Category Taxation in Australia

Tax Data Explains Gender Pay Gap

November 17, 2017 Taxation in Australia

pay gap australiaCANBERRA – The pay gap in Australia has been explained using tax data from Australia.

New research published in the book Tax, Social Policy and Gender: Rethinking Equality and Efficiency has used Australian tax data to quantify the income inequality between men and women.

The results of the research showed that women have more interrupted work pattern than men, primarily due to facing a higher burden of childcare than men.

Due to the interrupted work patterns, the positive effects of higher education for women, have a reduced impact on incomes compared to the impacts enjoyed by men.

Due to the reduced impact of education and the significant interruptions to working time, the net incomes of women during their working lives is lower than for men.

Further, as the Australian superannuation sy...

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Taxes Could Curb Obesity in Australia

May 22, 2017 Taxation in Australia

obesity in AustraliaBRISBANE – Doctors in Australia are calling on the government to introduce new measures aimed at curbing the spread of obesity.

At a conference held in Brisbane recently, a leading endocrinologist Prof John Prins called for greater tax measures to discourage the spread of obesity in Australia.

The doctor said that the currently proposed tax measures such as fat taxes and sugar taxes are overly simplistic and do not cover the extent and intricacies of the issue of obesity.

He suggested that along with the already proposed tax measures, the government could also investigate the feasibility of reducing GST on healthy foods, such as fruits and vegetables.

Further, he called for extra disincentive measures to be applied, such as increased health and life insurance premiums, raised prices for...

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Australia Looks to Tax Ghost Houses

May 2, 2017 Taxation in Australia

Ghost house tax in AustraliaCANBERRA – The Australian government is hoping to use taxes to address the issue of foreign buyers hoarding investment properties.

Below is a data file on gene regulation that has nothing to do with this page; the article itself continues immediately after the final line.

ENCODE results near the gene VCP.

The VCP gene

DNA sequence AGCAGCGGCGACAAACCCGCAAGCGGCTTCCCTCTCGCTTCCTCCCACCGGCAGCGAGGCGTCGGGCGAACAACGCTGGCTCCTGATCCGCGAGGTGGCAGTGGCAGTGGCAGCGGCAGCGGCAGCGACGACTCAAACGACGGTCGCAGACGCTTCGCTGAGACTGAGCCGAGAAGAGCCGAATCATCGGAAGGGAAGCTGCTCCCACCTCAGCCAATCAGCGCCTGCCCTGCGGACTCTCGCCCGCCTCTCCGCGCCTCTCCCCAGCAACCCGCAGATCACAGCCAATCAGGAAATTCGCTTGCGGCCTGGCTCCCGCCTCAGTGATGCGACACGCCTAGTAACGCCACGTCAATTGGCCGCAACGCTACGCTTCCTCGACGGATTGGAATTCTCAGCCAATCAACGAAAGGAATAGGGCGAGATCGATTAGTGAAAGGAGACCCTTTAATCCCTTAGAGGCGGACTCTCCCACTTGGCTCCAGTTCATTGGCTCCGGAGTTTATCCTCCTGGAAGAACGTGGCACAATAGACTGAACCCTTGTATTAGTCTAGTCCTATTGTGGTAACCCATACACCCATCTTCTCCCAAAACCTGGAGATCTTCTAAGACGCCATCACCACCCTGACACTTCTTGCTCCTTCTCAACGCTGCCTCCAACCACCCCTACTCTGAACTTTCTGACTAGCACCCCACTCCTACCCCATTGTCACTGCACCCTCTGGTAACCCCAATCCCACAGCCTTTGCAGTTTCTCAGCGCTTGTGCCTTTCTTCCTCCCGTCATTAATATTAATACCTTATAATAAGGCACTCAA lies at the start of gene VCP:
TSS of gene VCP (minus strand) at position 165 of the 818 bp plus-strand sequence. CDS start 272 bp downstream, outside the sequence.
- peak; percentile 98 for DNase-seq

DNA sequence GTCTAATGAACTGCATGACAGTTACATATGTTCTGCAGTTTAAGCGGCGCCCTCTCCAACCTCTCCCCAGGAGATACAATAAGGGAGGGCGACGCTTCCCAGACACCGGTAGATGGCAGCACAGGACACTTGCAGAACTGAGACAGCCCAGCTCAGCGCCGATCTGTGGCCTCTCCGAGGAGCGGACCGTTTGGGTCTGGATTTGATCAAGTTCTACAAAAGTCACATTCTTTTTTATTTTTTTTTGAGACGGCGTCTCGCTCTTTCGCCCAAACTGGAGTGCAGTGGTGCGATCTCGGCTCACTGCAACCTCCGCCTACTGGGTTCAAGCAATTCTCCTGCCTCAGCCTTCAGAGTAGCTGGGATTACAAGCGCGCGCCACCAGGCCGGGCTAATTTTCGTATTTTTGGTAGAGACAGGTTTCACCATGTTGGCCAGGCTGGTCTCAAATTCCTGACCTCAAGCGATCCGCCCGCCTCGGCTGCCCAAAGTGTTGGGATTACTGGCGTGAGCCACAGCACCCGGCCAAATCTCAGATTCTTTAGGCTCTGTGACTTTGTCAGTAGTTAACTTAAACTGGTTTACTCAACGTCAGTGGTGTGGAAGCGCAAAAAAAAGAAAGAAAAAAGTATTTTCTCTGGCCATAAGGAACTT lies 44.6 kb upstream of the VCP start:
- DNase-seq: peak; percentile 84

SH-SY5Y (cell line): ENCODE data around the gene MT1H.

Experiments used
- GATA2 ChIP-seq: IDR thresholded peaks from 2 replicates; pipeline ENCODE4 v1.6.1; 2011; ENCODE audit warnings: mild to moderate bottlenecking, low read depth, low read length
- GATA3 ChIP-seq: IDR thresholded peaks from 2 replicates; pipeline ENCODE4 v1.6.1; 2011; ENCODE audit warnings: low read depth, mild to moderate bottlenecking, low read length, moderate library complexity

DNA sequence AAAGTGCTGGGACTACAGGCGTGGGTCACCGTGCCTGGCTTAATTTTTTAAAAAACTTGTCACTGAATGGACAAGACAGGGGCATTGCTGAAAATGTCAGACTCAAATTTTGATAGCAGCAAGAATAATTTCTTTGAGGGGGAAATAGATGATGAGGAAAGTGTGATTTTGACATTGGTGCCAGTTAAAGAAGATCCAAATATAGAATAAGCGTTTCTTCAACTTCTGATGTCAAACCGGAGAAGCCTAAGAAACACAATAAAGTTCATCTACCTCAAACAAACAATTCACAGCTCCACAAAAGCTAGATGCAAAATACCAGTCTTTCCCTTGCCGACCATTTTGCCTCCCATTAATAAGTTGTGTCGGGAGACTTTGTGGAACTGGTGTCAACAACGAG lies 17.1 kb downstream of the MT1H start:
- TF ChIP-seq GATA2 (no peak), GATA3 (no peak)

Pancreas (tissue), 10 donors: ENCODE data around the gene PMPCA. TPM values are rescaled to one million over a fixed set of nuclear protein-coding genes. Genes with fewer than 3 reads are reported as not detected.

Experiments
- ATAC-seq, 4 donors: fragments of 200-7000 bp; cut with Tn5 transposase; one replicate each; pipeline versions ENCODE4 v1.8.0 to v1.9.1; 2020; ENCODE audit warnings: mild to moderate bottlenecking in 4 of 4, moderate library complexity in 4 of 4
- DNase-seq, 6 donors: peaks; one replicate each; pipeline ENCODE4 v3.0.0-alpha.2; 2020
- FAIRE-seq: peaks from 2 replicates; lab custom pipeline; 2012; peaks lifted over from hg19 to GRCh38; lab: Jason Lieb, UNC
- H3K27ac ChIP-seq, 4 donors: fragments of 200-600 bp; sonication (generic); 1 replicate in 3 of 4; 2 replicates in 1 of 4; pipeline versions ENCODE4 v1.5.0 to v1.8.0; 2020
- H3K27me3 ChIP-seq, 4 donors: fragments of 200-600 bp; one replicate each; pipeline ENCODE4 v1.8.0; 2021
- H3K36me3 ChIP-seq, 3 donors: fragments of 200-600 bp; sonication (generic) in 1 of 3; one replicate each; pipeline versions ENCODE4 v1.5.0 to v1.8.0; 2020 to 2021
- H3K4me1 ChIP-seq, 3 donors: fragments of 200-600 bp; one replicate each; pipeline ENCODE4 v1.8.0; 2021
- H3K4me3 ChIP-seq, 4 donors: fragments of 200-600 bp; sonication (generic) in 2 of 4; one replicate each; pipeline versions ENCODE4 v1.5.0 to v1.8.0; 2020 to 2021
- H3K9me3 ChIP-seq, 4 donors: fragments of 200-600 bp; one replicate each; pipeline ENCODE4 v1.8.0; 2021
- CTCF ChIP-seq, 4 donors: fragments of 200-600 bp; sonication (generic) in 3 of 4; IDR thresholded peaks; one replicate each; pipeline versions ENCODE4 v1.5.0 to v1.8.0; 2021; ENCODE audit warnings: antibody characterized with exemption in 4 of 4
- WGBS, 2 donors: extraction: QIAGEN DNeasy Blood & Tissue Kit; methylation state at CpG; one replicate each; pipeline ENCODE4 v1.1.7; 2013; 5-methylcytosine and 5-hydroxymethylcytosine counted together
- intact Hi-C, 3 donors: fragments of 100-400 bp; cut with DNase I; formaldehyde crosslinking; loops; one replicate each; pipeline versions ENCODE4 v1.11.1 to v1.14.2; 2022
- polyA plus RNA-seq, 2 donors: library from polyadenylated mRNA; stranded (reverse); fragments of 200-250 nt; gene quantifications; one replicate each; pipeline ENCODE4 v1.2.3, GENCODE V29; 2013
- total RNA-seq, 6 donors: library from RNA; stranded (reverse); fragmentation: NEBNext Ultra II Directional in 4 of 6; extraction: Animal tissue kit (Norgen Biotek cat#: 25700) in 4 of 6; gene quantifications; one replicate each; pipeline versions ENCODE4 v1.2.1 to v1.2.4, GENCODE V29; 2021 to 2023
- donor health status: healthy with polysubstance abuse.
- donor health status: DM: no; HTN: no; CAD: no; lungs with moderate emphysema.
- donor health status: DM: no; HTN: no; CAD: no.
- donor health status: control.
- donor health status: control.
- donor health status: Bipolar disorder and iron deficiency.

The government of Australia could enact a new tax on any vacant properties owned by foreign investors.

The new tax would become part of the conditions imposed by the Foreign Investment Review Board when a foreign investor attempts to purchase property in the country.

Currently the tax is expected to be set at approximately AUD 5 000.

The money raised from the tax would go to fund the government’s housing affordability programs.

The new “ghost house tax” is expected to help alleviate the country’s overheated housing market, as it will encourage foreign investors to either rent out their properties or to sell them entirely.

Some experts believe that pr...

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Sugar Taxes Back on the Table in Australia

February 21, 2017 Taxation in Australia

Sugar tax in AustraliaCANBERRA – Academics and nutritionists in Australia are calling for a sugar tax, however, many politicians are standing up in staunch opposition to the proposal.

A new report in Australia with contributions from over 100 nutrition experts from across 53 organizations is calling for a raft of new measures aimed directly at tackling the country’s growing obesity epidemic.

One of the key proposals in the report was the introduction of targeted taxes on sugar-filled foods and beverages, including sugary drinks, a food item that has been the targeted of taxes and tax discussion around the world.

The tax was not the only suggestion in the report, and among the 46 other points raised were complimentary measures such as restricting advertising on junk food, restricting the sale of junk food at...

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Food Taxes Will Save Australian Lives

February 16, 2017 Taxation in Australia

Food taxes in AustraliaCANBERRA – Every Australian alive in 2010 could enjoy an extended lifespan, if the government could implement a good balance of food taxes and subsidies.

Implementing taxes on unhealthy foods and introducing subsidies on fruits and vegetables in Australia could save lives, billions in expenditure, while costing taxpayers and consumers virtually nothing, according to the results of a new study published on February 14th in the international Medical PLOS Medical.

The study evaluated the combined and individual effects of implementing taxes on fat, salt, sugar, and sugar-sweetened beverages, and also implementing subsidies on fresh fruits and vegetables.

Individually, a sugar tax was the most effective measure, followed by a salt tax, a saturated fat tax, and, lastly, a tax on sugary drinks...

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